Farm Collector

Threshing in the Corn Belt

The only major break-down that we ever had with the Avery
outfits we operated was a broken sill on a front straw rack. That
breakdown laid the crew up for two days while we were getting a new
straw rack from the Avery branch in Des Moines and installing it.
We had to pull the straw racks out from back to front of the
separator and it was slow work because my brother, the slenderest
one on the crew, had to lay on his back on the grain pan to remove
the bolts from the rocker arms and do the same thing to install the
new one.

One fall I ran an Avery 20 hp return flue engine on a silo
filling run. We were pulling a 14 inch cutter in heavy Iowa corn
but the engine handled it nicely and was a very fine engine. One
morning I was moving the engine to the next job and the road, a
township road, with little upkeep, led for a short distance along a
creek that had undermined part of the road at one point during a
heavy rain. I did not know this there was no fence or barrier to
warn me so the road caved in and before I knew what was happening
the 20 hp Avery was lying bottom side up in the bed of the creek. I
jumped clear as it rolled over so was not injured in any way. I
pulled the fire immediately so the boiler was not damaged. The
whistle was broken off so steam was escaping and it sounded louder
than any pop-off valve ever did. The top over the engine was
smashed and the smoke stack was also crushed, so both had to be
replaced. We got the engine back on four wheels by means of stump
pullers and found that no damage had resulted to the crankshaft or
gears.

In all of my years as a thresher I was never unfortunate enough
to fall through a bridge but there were several in that part of the
country that would not hold a threshing rig so I know what it is to
make moves of two to five miles to avoid taking any risk of falling
through one of those bridges. I have done some stack threshing and
some barn threshing. Nearly all sets were in feed lots because the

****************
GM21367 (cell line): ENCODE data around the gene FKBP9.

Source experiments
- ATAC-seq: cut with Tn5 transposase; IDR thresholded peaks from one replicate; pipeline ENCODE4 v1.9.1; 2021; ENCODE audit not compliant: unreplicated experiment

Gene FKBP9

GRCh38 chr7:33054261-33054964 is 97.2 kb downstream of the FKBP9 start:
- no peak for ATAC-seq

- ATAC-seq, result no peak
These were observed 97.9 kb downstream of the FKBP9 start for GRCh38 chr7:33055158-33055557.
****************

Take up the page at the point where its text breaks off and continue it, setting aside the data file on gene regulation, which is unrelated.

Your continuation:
farmers used the straw for feed and wanted the straw stack near
their barns. Only once did I experience a fire and that one was not
from the engine. The farmer for whom we were threshing had burned
some brush in the lot where we were to set two or three days before
we pulled into the job. Unknown to any of us a small chunk of wood
had not completely burned out and when the first two loads were
about half run off the blower had swung through its part-circle
enough times to rekindle a spark in that chunk of wood. Several of
the crew saw the smoke and the blaze about the same time. I gave
the whistle cord a quick pull and shut her down, ran around in
front and threw the drive belt, and was back on the platform of the
engine to reverse it and throw in the clutch before the engine
stopped. I took the customary swing right, reversed the engine and
was backing in to couple onto the separator by the time the bundle
wagons had driven out from the feeder and before the feeder was
folded ready to couple on. The blower showed a little scorched
paint around the hood but no other damage was done. We set again
and were soon turning but that was one time when the farmer
didn’t have his straw stack in the exact spot that he had
planned.

Changes in land ownership and the introduction of combines by
the new land owners gradually made it more difficult for the
company of farmers to furnish enough help to continue the operation
of so large an outfit. As a result the company dissolved in 1937.
The outfit was shedded on my farm where it stood for over a year
until a party bought the separator. Later the engine and tank wagon
were sold. I have kicked myself many times forever letting that
Minneapolis 20 hp engine get away for it was in excellent running
condition and it sold for a song. My spirits were as low as a
snake’s belly the day I steamed that engine up and delivered it
to the buyer about twenty-five miles away. I’ve seen that
Minneapolis engine two years at the Mt. Pleasant, Iowa, Reunion
when it was on exhibit. It looked like a queen to me and I enjoyed
climbing on the platform to ‘play around’ with it.

So ended the era of threshing with big rigs and a friendly
cooperative crew of neighbors in the Corn Belt, but I long for the
smell of steam and oil every year at threshing time.

  • Published on Sep 1, 1960
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